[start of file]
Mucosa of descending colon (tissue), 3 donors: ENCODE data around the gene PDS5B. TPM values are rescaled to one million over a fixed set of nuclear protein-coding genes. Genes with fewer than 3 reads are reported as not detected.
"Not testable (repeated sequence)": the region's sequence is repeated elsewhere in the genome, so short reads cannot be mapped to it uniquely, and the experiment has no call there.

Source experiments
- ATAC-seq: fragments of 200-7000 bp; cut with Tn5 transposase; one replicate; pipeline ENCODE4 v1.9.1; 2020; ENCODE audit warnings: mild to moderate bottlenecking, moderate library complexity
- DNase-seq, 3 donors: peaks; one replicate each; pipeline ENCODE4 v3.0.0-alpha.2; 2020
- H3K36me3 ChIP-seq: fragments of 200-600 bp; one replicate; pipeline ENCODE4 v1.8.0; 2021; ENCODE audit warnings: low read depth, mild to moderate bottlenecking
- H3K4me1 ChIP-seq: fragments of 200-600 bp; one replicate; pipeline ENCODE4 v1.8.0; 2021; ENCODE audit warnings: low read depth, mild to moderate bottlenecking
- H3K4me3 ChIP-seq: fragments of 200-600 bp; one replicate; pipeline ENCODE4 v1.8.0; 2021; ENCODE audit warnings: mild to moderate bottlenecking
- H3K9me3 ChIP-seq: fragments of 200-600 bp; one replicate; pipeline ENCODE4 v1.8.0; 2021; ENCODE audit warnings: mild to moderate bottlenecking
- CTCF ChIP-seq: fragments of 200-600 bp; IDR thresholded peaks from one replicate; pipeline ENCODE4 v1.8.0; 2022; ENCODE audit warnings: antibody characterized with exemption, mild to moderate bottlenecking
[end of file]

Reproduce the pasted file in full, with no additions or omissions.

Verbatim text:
Mucosa of descending colon (tissue), 3 donors: ENCODE data around the gene PDS5B. TPM values are rescaled to one million over a fixed set of nuclear protein-coding genes. Genes with fewer than 3 reads are reported as not detected.
"Not testable (repeated sequence)": the region's sequence is repeated elsewhere in the genome, so short reads cannot be mapped to it uniquely, and the experiment has no call there.

Source experiments
- ATAC-seq: fragments of 200-7000 bp; cut with Tn5 transposase; one replicate; pipeline ENCODE4 v1.9.1; 2020; ENCODE audit warnings: mild to moderate bottlenecking, moderate library complexity
- DNase-seq, 3 donors: peaks; one replicate each; pipeline ENCODE4 v3.0.0-alpha.2; 2020
- H3K36me3 ChIP-seq: fragments of 200-600 bp; one replicate; pipeline ENCODE4 v1.8.0; 2021; ENCODE audit warnings: low read depth, mild to moderate bottlenecking
- H3K4me1 ChIP-seq: fragments of 200-600 bp; one replicate; pipeline ENCODE4 v1.8.0; 2021; ENCODE audit warnings: low read depth, mild to moderate bottlenecking
- H3K4me3 ChIP-seq: fragments of 200-600 bp; one replicate; pipeline ENCODE4 v1.8.0; 2021; ENCODE audit warnings: mild to moderate bottlenecking
- H3K9me3 ChIP-seq: fragments of 200-600 bp; one replicate; pipeline ENCODE4 v1.8.0; 2021; ENCODE audit warnings: mild to moderate bottlenecking
- CTCF ChIP-seq: fragments of 200-600 bp; IDR thresholded peaks from one replicate; pipeline ENCODE4 v1.8.0; 2022; ENCODE audit warnings: antibody characterized with exemption, mild to moderate bottlenecking